Deborah Fripp
Teaching the Holocaust through stories of Jewish Resilience

Teaching the Holocaust in Kindergarten

To my dearest Tommy for his 3rd Birthday, Terezin, 22 January 1944! By Bedrich Fritta. Source: Yad Vashem
To my dearest Tommy for his 3rd Birthday, Terezin, 22 January 1944! By Bedrich Fritta. Source: Yad Vashem

Done carefully, Holocaust education should start in kindergarten and continue with progressively deeper layers into adulthood.

The basis of this age-layered Holocaust education is twofold: we must prepare our students for the full story, but we need not tell the whole story at every age. Preparing our students means telling age-appropriate, true yet balanced stories. In this way, we build a layered foundation upon which students can grow into the full story.

Over the past few weeks, we have been discussing critical mistakes we often make in teaching the Holocaust. We discussed the mistake of teaching through tears and the mistake of teaching through role play. We now come to the third mistake: Waiting until too late before starting a discussion of the Holocaust.

Mistake #3: Starting Too Late.

Most of us would agree that there are some Holocaust stories that should not be shared with the very young. For example, it is not appropriate to tell second graders about that time when their great-grandparents were rounded up and shot for being Jews. On the other hand, if we wait until middle or high school to even mention the Holocaust, then our students will get stuck in the basic facts of the Holocaust and never get the chance to grapple with the complexities of our history.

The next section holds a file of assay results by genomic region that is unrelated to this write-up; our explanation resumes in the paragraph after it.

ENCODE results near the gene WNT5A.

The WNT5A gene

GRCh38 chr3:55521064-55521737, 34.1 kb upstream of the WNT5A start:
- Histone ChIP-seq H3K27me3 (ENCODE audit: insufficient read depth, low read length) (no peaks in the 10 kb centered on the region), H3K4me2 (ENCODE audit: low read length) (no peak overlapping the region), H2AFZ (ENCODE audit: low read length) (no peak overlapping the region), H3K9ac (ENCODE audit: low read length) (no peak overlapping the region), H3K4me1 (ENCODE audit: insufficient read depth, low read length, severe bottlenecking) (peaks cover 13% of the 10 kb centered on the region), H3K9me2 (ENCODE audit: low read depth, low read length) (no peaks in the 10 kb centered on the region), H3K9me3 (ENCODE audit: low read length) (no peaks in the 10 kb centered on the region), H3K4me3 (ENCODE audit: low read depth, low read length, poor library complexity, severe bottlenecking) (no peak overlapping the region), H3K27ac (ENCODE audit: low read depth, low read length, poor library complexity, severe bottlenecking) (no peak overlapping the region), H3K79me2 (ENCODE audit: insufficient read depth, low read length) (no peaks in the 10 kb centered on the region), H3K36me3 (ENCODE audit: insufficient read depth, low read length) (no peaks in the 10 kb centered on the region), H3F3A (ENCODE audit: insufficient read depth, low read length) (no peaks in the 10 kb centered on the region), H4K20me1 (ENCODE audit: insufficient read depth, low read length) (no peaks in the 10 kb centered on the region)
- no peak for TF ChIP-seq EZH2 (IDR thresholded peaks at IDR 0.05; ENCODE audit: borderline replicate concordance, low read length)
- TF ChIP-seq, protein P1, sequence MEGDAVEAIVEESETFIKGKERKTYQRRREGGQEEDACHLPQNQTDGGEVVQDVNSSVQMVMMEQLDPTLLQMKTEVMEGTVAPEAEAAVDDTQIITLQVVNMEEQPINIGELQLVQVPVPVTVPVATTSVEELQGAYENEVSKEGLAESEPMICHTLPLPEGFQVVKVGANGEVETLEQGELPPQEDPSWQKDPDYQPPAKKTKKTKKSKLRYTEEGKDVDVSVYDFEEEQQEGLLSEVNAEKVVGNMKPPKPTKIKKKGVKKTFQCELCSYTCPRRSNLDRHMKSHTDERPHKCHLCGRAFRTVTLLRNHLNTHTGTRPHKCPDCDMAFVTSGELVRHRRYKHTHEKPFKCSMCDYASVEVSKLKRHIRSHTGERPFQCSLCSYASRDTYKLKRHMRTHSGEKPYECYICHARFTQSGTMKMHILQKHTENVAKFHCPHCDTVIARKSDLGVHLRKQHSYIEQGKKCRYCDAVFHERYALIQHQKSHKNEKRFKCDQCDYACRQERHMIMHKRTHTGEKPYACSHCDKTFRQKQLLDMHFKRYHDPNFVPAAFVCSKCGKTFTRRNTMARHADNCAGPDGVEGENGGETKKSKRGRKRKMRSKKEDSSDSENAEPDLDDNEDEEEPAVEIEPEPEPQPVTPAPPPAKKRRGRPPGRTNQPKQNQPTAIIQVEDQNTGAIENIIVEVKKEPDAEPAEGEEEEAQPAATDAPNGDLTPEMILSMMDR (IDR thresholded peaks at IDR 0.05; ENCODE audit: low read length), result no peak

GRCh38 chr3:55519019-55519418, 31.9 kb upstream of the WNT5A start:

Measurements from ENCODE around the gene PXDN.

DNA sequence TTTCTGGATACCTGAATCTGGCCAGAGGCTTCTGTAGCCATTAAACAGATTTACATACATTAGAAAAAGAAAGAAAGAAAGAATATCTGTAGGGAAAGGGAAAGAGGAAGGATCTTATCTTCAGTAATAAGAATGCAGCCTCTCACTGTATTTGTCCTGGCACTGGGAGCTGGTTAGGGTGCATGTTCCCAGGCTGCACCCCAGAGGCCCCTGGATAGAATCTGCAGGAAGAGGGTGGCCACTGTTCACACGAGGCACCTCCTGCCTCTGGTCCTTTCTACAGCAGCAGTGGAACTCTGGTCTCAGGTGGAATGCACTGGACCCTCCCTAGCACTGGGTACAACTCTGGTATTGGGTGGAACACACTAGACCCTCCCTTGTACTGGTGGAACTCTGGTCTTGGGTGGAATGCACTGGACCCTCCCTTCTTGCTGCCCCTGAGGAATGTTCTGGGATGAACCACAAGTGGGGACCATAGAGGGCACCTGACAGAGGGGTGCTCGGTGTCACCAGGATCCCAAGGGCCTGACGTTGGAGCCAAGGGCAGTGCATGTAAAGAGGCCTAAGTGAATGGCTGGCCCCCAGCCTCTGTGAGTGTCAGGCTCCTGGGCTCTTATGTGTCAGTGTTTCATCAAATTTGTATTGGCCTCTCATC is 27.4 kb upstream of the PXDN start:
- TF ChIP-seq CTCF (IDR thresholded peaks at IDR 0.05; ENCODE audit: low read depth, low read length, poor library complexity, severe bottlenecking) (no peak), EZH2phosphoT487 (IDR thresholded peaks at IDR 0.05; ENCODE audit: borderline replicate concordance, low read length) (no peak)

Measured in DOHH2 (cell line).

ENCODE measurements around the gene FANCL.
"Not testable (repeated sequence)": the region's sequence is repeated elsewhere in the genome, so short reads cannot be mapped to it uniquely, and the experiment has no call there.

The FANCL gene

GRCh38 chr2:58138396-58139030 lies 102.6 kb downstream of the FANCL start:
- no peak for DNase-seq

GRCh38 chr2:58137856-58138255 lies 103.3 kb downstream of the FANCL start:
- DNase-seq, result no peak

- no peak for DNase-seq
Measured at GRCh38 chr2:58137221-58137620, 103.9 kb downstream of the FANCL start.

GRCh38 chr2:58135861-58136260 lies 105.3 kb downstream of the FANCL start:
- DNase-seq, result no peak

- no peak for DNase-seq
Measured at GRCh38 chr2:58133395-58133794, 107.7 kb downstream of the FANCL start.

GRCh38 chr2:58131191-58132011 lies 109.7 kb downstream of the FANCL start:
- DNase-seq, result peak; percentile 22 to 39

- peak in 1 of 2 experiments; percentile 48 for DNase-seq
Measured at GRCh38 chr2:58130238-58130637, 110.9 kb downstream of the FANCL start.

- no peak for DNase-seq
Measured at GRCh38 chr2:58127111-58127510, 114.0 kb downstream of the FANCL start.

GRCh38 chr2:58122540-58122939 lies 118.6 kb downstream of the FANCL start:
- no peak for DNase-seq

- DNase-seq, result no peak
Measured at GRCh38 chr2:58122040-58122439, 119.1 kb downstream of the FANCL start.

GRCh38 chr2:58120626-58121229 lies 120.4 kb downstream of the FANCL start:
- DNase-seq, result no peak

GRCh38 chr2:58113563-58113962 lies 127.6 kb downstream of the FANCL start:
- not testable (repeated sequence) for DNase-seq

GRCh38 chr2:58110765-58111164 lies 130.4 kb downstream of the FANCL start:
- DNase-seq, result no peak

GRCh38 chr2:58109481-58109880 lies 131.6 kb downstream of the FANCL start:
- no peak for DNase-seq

I had a typical religious school experience for people my age: I learned about the Holocaust in 7th grade from two survivors who had been my 5th and 6th grade Hebrew teachers. This was the first and last time we discussed the Holocaust in my religious school. We heard horrific stories about what happened to them and spent no time discussing the deeper questions. Several years later, as a teenager, I had a crisis of faith, convinced that I could not believe in a G-d who could let the Holocaust happen. It was not until much later, listening to other survivors, that I was able to understand how their faith had helped them survive.

The Holocaust raises questions about every aspect of life – our culture, the efficacy of democracy, even the nature of G-d. Students need the chance to work through these questions with teachers and peers who can offer additional knowledge and perspective. If they only begin to learn about the Holocaust in middle or high school, then they have to spend their time just trying to comprehend the basic question of “Wait, what happened?” They never have time to discuss the deep questions such as “How could this happen?” and “Where was G-d?”

What should we do instead?

Deeper understanding of the Holocaust is built from a solid and layered foundation. Concepts are introduced a few at a time and in age-appropriate ways, allowing students to assimilate difficult ideas slowly. Each year another layer of information is added, increasing the depth of understanding.  In this way, when they get to middle school, they are ready to start discussing the more difficult aspects of the story.